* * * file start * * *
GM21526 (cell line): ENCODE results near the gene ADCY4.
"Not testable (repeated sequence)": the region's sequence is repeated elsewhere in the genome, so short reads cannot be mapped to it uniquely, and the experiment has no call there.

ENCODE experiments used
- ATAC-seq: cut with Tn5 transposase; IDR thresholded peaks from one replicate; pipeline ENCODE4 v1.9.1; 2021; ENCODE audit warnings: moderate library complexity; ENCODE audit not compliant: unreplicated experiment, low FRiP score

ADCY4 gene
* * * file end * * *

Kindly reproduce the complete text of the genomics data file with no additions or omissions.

GM21526 (cell line): ENCODE results near the gene ADCY4.
"Not testable (repeated sequence)": the region's sequence is repeated elsewhere in the genome, so short reads cannot be mapped to it uniquely, and the experiment has no call there.

ENCODE experiments used
- ATAC-seq: cut with Tn5 transposase; IDR thresholded peaks from one replicate; pipeline ENCODE4 v1.9.1; 2021; ENCODE audit warnings: moderate library complexity; ENCODE audit not compliant: unreplicated experiment, low FRiP score

ADCY4 gene